An Anxious Age: The Post-Protestant Ethic and the Spirit of America, by Joseph Bottum
In the preface to this book, the author opens with the following: “Ours is an anxious age–the Anxious Age, it often seems: a moment more tinged by its spiritual worries than at any time in American since perhaps the 1730s.” He then begins to define how we got from that point, which was coincidental with the beginning of the First Great Awakening, to where we are today in terms of what he calls the nation’s spirituality, or what I would join others in calling our “civil religion” and its underlying basis in the Protestant ethic. A review by Mary Eberstadt in National Review calls it “a strikingly original diagnosis of the American moral condition” and adds that “anyone wishing to chart the deeper intellectual and religious currents of this American time…..must first read and reckon with An Anxious Age”. I can’t improve on that.
The Cave and the Light: Plato and Aristotle, and the Struggle for the Soul of Western Civilization, by Arthur Herman
Whether or not you have spent much time with these two pillars of the philosophical foundations of Western Civilization, this will be a fascinating account of how the thought of Plato and Aristotle diverged on many critical issues and how the threads of these differences have wound their way through almost every serious strain of our intellectual tradition over the past 2,500 years, with some of each of their ideas dominant in certain historical periods and less so in others. It’s the story of Western Civilization as an ongoing dynamic tension between the two and, as the author makes clear on this journey from classical Athens to 21st century America, “everything we say, do, or see has been shaped in one way or another by the ideas of Plato and Aristotle”. If you are like me and know just enough of their thought to be “dangerous” and want a different take on its enormous impact on our lives today in every field of endeavor, this is a fun read.
Coming Apart: The State of White America, 1960-2010, by Charles Murray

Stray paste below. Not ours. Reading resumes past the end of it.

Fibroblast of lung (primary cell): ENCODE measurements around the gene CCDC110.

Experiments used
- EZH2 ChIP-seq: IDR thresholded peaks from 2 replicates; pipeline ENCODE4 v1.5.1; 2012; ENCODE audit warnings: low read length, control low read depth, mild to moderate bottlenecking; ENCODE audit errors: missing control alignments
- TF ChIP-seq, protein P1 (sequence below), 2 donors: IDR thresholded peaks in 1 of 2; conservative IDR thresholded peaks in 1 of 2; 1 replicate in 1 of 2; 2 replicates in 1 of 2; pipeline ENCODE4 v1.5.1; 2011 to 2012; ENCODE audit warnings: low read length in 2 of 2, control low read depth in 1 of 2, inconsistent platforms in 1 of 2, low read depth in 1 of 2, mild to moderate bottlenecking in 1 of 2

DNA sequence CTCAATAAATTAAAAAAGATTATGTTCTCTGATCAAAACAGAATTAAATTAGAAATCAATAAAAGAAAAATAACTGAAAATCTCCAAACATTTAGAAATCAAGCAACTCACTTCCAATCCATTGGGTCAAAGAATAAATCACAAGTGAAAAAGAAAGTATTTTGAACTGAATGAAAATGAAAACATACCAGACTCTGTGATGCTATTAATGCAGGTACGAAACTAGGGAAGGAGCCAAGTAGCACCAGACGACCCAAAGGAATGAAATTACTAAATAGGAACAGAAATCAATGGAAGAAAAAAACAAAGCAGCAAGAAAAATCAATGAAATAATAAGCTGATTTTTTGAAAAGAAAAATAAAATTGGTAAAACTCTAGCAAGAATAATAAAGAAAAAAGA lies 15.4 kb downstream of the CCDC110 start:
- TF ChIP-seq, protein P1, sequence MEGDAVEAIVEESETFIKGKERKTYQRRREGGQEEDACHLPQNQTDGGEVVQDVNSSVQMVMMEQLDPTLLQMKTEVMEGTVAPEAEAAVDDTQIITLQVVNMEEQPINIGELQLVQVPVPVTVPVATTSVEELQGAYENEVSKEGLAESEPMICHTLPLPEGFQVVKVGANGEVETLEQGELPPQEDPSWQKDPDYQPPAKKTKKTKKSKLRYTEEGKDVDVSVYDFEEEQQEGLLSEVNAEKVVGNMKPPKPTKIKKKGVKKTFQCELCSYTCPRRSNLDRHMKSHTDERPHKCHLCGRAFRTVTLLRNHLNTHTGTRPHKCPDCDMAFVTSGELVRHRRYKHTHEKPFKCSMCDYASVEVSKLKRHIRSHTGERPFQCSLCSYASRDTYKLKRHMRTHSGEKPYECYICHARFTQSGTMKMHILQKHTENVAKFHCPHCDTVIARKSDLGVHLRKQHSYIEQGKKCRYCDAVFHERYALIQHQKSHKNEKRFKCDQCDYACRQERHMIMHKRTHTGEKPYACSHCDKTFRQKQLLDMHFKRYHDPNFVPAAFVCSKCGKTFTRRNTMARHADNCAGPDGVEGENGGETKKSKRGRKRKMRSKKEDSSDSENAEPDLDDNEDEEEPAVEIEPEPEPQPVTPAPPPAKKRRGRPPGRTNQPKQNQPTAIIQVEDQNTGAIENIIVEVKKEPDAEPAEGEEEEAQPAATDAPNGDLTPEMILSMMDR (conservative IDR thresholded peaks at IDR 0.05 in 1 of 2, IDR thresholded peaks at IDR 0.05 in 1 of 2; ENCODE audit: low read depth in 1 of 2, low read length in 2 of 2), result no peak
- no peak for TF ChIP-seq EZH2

This book had been on my short list almost since it was published a couple of years ago, and I had read so many reviews of it that I almost felt I had already consumed it. Then my friend Adam Meyerson of the Philanthropy Roundtable gave me a copy and I am pleased that he did so. Because, despite all that has been written and said about American cultural decline, this book is the most enlightening and frightening analysis of it that I have seen. Of course, Murray is no stranger to being out on the leading edge of provocative analyses of American social life and I’m sure he has the scars to prove it. In this analysis, he identifies the domains through which human beings achieve deep satisfaction in life as only four–family, vocation, community, and faith–and proceeds to demonstrate with compelling data the degree to which these foundations have collapsed among white adults in their prime years of 30 to 49 over the past half-century. The result is that the Founders’ vision for the “pursuit of happiness” has been severely damaged. He offers alternative outcomes, but his final warning is that this trend away from the qualities necessary for this pursuit will not be reversed by incremental victories by specific items of legislation or elections or specific court cases, but “only when we are talking again about why America is exceptional and why it is so important that America remain exceptional. That requires once again seeing the American project for what it has been: a different way for people to live together, unique among the nations of the earth, and immeasurably precious”. Should be required reading for anyone in a leadership role in America.